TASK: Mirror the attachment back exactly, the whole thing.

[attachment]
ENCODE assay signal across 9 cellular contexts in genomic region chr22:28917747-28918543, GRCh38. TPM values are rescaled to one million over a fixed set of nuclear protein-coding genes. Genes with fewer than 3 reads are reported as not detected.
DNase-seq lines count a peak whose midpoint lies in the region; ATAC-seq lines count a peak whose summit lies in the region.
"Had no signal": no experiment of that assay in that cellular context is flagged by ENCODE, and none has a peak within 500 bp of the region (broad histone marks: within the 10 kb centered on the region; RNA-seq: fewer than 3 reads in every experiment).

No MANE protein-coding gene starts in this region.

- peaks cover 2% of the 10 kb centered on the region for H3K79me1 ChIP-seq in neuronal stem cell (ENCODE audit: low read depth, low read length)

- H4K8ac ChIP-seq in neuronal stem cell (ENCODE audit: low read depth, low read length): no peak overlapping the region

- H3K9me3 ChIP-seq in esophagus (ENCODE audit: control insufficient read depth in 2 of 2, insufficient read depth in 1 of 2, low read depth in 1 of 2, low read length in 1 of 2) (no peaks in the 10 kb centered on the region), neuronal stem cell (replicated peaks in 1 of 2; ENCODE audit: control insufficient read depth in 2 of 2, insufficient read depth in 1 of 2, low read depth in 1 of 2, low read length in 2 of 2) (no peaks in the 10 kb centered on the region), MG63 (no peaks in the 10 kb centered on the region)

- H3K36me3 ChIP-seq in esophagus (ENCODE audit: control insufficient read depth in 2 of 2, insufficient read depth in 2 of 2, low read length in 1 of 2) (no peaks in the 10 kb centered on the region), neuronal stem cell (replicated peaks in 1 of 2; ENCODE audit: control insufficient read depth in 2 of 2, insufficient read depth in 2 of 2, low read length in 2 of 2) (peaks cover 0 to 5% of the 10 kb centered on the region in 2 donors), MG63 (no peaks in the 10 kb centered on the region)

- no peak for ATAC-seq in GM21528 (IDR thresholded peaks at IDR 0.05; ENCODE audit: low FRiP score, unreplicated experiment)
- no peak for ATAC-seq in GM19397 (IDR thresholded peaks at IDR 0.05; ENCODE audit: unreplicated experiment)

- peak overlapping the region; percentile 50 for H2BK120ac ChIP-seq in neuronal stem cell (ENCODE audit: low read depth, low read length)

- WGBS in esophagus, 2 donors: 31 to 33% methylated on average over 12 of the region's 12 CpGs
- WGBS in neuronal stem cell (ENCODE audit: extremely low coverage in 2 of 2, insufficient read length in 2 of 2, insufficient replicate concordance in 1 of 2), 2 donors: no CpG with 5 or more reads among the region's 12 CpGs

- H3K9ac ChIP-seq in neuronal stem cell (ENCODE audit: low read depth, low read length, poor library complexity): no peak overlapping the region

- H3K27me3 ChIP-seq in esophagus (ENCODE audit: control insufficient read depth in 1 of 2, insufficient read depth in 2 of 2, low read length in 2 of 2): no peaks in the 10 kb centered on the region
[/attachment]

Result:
ENCODE assay signal across 9 cellular contexts in genomic region chr22:28917747-28918543, GRCh38. TPM values are rescaled to one million over a fixed set of nuclear protein-coding genes. Genes with fewer than 3 reads are reported as not detected.
DNase-seq lines count a peak whose midpoint lies in the region; ATAC-seq lines count a peak whose summit lies in the region.
"Had no signal": no experiment of that assay in that cellular context is flagged by ENCODE, and none has a peak within 500 bp of the region (broad histone marks: within the 10 kb centered on the region; RNA-seq: fewer than 3 reads in every experiment).

No MANE protein-coding gene starts in this region.

- peaks cover 2% of the 10 kb centered on the region for H3K79me1 ChIP-seq in neuronal stem cell (ENCODE audit: low read depth, low read length)

- H4K8ac ChIP-seq in neuronal stem cell (ENCODE audit: low read depth, low read length): no peak overlapping the region

- H3K9me3 ChIP-seq in esophagus (ENCODE audit: control insufficient read depth in 2 of 2, insufficient read depth in 1 of 2, low read depth in 1 of 2, low read length in 1 of 2) (no peaks in the 10 kb centered on the region), neuronal stem cell (replicated peaks in 1 of 2; ENCODE audit: control insufficient read depth in 2 of 2, insufficient read depth in 1 of 2, low read depth in 1 of 2, low read length in 2 of 2) (no peaks in the 10 kb centered on the region), MG63 (no peaks in the 10 kb centered on the region)

- H3K36me3 ChIP-seq in esophagus (ENCODE audit: control insufficient read depth in 2 of 2, insufficient read depth in 2 of 2, low read length in 1 of 2) (no peaks in the 10 kb centered on the region), neuronal stem cell (replicated peaks in 1 of 2; ENCODE audit: control insufficient read depth in 2 of 2, insufficient read depth in 2 of 2, low read length in 2 of 2) (peaks cover 0 to 5% of the 10 kb centered on the region in 2 donors), MG63 (no peaks in the 10 kb centered on the region)

- no peak for ATAC-seq in GM21528 (IDR thresholded peaks at IDR 0.05; ENCODE audit: low FRiP score, unreplicated experiment)
- no peak for ATAC-seq in GM19397 (IDR thresholded peaks at IDR 0.05; ENCODE audit: unreplicated experiment)

- peak overlapping the region; percentile 50 for H2BK120ac ChIP-seq in neuronal stem cell (ENCODE audit: low read depth, low read length)

- WGBS in esophagus, 2 donors: 31 to 33% methylated on average over 12 of the region's 12 CpGs
- WGBS in neuronal stem cell (ENCODE audit: extremely low coverage in 2 of 2, insufficient read length in 2 of 2, insufficient replicate concordance in 1 of 2), 2 donors: no CpG with 5 or more reads among the region's 12 CpGs

- H3K9ac ChIP-seq in neuronal stem cell (ENCODE audit: low read depth, low read length, poor library complexity): no peak overlapping the region

- H3K27me3 ChIP-seq in esophagus (ENCODE audit: control insufficient read depth in 1 of 2, insufficient read depth in 2 of 2, low read length in 2 of 2): no peaks in the 10 kb centered on the region